Attempting to distil the diverse appeals of both brain hemispheres into a single slogan or image is usually ineffective, a practice yet common in mainstream media and school marketing. Triggering an effective and engaged reaction requires a broad campaign that separately addresses each target—youth and parents—with tailored tactics, while ensuring a cohesive overall strategy. The key is to segment communication tactics while keeping a strong link between them.

Envisioning Higher Education Attractivity Level

Without delving into a detailed analysis of Generation Z's (1995-2009) traits and triggers, it's clear they are highly digital, socially committed. This generation is tech-savvy and constantly exposed to new options and trends. These young adults are reshaping the social narratives by challenging many paradigms, prioritising diversity, inclusion and sustainability. In attracting them to college or university programs, it's crucial to psychologically project them into a promising future, primarily through authentic human representations in which they can credibly see themselves. This could be through advertising concepts or testimonials, but must always be sincere. The values and ideals of the institution need to be more visible than ever. The goal is to finely identify the features that connect youth to a specific program, establishing a fruitful compatibility by focusing on the right benefits.

Employer Branding for Education: Unique And Fulfilled Promises 

Employer branding in education doesn't really differ from that in other sectors, especially with the ongoing teacher shortage in many areas of the world. There's no magic solution. As the saying goes—avoid putting lipstick on a pig!

The essence lies in creatively and attractively translating what makes the employee experience unique in a particular educational institution, without promising an unrealistic day-to-day life. Thus, everything begins internally. You start with diagnostics and analysis that lead to a positioning of the employer brand, its employee value proposition (EVP), and, crucially, you make sure to tie it to the overall employee experience so that it is truly felt in the creative recruitment campaigns. The institution's reputation, its specialties, and certain subtle cultural attributes will dictate additional nuances specific to the audience that’ll help the creative work feel more authentic.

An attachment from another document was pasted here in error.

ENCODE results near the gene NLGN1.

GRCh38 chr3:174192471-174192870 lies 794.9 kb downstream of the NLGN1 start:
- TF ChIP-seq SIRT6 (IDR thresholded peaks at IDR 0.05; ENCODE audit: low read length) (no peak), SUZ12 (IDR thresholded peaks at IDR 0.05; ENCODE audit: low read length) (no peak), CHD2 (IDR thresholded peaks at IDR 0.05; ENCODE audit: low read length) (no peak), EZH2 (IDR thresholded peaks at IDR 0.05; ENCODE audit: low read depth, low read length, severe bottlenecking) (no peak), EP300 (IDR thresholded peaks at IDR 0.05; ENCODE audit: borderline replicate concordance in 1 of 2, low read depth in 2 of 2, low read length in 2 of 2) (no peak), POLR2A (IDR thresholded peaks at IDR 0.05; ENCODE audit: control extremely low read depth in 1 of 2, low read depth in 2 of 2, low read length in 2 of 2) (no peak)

Recruitment and Employer Branding in Education: Crossing Borders

Globalisation allows students and the workforce to move easily across continents and cultural realities. Many institutions will need to expand their recruitment efforts internationally. Understanding cultural and social contexts, especially educational sector challenges, emerging trends, localised "personas" and validating key messages for benefits that appeal to different markets is already crucial. Adapting creative concepts with cultural sensitivity, as well as considering the varied media and digital consumption habits across countries, is essential. For instance, the academic calendar differs significantly worldwide, requiring tailored campaign seasonality.

This underscores the importance of thorough preparatory work, including strategic planning that aligns broad goals with the need for international campaigns. When venturing internationally, it's vital to plan from the outset, avoiding the pitfall of mere linguistic adaptation without a deep understanding of the target markets. Few institutions manage this without support, but when done successfully, the outcomes can be significantly impactful.

Cohesion is Forged in Truth and Rigour

In education, branding for institutions is fundamentally linked to the actual experience they offer as an establishment. The teachers, support staff, students, and parents not only need to relate to that. They must want to be part of it. No amount of publicity, student recruitment, or employer branding initiatives will succeed if the reality they’re based on isn’t compelling or unique. Expert intervention is vital in this context, either to highlight what makes an institution unique or to address major challenges that need resolving for communication efforts to be effectively profitable.

Ideally, an institution will invest in a sustainable and adaptable brand concept and creative platform, serving as the cohesive thread across various communication efforts (like campaigns for student, teacher recruitment, etc.). This consistent storyline derived from the main brand and granular analysis will amplify the organisation's strengths and imbue its audience with relevance and truth. The end results are more achievable strategic goals through genuine communication investments.


About Mathieu Bédard
Mathieu Bédard is the CEO and principal partner of the international creative agency Camden, with offices in Canada, France, and Hong Kong. A graduate in advertising from the Université de Montréal, he has over 20 years of experience in branding, advertising creation, and employer branding across a broad range of industries, including education. He has served as a guest lecturer at several universities and has regularly contributed as an expert or columnist to numerous media outlets on different continents.